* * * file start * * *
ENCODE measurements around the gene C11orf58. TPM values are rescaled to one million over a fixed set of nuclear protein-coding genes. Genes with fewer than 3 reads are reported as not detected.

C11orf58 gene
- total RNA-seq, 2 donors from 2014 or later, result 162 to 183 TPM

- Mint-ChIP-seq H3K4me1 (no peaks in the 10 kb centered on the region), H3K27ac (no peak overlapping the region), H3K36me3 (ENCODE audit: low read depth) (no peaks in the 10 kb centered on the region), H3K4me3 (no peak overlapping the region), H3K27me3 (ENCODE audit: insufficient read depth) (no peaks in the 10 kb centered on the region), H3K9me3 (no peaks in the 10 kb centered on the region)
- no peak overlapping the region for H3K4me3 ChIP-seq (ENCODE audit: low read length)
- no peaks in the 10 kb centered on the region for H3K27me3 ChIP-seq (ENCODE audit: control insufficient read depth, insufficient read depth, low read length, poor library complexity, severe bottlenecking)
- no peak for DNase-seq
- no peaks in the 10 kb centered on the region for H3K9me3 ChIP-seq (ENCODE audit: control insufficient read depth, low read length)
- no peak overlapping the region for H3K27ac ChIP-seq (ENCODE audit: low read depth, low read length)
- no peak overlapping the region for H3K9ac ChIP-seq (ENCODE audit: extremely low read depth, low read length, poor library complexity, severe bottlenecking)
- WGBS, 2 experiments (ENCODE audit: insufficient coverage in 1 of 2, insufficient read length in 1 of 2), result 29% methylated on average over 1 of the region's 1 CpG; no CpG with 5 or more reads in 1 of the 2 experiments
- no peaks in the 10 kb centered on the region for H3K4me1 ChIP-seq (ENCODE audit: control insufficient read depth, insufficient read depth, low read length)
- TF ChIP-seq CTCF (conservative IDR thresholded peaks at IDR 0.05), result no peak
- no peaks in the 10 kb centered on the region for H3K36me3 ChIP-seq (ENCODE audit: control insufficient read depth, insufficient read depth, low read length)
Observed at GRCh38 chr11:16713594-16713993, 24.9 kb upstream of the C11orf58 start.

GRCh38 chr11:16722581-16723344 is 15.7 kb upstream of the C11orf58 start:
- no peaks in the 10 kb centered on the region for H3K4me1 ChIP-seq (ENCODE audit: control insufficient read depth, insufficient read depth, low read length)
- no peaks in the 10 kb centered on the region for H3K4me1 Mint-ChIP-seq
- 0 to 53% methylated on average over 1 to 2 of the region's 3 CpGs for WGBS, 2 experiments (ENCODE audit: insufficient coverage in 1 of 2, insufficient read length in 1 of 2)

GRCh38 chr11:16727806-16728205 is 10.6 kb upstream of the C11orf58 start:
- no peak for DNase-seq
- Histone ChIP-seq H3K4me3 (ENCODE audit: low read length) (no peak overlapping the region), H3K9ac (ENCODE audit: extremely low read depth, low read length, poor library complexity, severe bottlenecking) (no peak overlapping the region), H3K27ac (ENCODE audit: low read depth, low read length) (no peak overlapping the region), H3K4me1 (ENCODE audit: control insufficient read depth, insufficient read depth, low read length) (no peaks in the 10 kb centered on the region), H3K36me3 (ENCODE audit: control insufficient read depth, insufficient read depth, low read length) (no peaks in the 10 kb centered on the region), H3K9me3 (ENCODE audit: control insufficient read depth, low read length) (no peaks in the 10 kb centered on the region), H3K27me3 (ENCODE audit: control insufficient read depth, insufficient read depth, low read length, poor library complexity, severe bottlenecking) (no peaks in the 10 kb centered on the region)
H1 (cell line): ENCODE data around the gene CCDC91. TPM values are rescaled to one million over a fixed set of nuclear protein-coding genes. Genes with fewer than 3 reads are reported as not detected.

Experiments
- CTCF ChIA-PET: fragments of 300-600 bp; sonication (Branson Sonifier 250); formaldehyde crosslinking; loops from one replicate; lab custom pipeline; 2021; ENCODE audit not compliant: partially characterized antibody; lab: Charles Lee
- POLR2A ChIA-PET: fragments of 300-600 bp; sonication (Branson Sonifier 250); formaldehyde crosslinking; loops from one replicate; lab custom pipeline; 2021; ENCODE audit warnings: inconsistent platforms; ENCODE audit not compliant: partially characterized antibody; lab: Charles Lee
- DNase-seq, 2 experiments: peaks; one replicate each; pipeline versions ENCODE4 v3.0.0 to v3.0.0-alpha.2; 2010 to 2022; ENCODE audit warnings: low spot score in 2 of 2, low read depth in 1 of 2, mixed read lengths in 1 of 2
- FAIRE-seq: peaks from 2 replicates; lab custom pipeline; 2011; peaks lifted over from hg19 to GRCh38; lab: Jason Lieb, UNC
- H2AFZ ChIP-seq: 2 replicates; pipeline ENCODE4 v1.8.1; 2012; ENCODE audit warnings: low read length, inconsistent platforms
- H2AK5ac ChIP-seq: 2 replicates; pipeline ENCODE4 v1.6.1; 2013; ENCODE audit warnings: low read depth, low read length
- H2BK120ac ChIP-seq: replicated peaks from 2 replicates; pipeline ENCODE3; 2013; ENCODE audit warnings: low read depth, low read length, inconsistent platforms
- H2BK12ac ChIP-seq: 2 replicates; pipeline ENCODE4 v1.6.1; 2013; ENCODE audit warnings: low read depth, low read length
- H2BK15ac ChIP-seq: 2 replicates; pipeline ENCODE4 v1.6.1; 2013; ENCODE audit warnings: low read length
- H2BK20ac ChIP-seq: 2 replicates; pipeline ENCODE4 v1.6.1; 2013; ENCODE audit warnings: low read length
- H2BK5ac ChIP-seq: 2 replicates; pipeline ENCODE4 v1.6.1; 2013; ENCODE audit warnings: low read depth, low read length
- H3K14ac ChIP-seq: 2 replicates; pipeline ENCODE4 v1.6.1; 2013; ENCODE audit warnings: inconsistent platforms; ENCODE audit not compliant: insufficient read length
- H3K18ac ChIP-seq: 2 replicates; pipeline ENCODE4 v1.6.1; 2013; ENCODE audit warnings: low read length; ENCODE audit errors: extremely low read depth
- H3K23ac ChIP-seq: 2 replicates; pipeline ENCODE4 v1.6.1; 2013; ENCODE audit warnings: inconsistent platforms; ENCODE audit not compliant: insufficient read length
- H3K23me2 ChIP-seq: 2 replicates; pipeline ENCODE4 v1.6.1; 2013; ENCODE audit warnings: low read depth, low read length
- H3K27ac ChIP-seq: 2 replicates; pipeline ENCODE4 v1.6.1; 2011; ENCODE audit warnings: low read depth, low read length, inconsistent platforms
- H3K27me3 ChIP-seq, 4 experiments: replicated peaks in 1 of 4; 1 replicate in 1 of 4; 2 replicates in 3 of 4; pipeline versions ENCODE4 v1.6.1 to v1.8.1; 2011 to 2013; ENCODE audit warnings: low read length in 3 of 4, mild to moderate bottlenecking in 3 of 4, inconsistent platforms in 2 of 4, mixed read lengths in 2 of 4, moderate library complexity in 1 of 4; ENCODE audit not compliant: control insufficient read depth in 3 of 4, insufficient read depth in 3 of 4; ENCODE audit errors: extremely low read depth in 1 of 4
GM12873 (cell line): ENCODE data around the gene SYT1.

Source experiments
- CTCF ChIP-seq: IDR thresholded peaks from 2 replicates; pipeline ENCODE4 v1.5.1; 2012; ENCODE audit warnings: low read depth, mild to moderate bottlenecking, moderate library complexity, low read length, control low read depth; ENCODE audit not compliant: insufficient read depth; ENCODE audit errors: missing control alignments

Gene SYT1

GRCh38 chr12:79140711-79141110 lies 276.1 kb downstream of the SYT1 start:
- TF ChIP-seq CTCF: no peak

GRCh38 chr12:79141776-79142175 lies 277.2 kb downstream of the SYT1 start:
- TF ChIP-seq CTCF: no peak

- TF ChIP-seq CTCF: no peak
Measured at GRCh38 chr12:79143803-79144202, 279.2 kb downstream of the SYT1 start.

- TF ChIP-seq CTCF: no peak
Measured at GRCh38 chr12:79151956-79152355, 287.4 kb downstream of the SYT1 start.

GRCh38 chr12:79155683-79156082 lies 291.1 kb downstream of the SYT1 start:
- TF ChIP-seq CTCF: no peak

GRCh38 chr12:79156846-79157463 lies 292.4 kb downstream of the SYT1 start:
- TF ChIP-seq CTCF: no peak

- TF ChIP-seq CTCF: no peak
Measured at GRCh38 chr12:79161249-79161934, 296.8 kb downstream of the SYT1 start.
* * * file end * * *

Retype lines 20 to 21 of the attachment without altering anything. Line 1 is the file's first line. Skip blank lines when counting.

GRCh38 chr11:16727806-16728205 is 10.6 kb upstream of the C11orf58 start:
- no peak for DNase-seq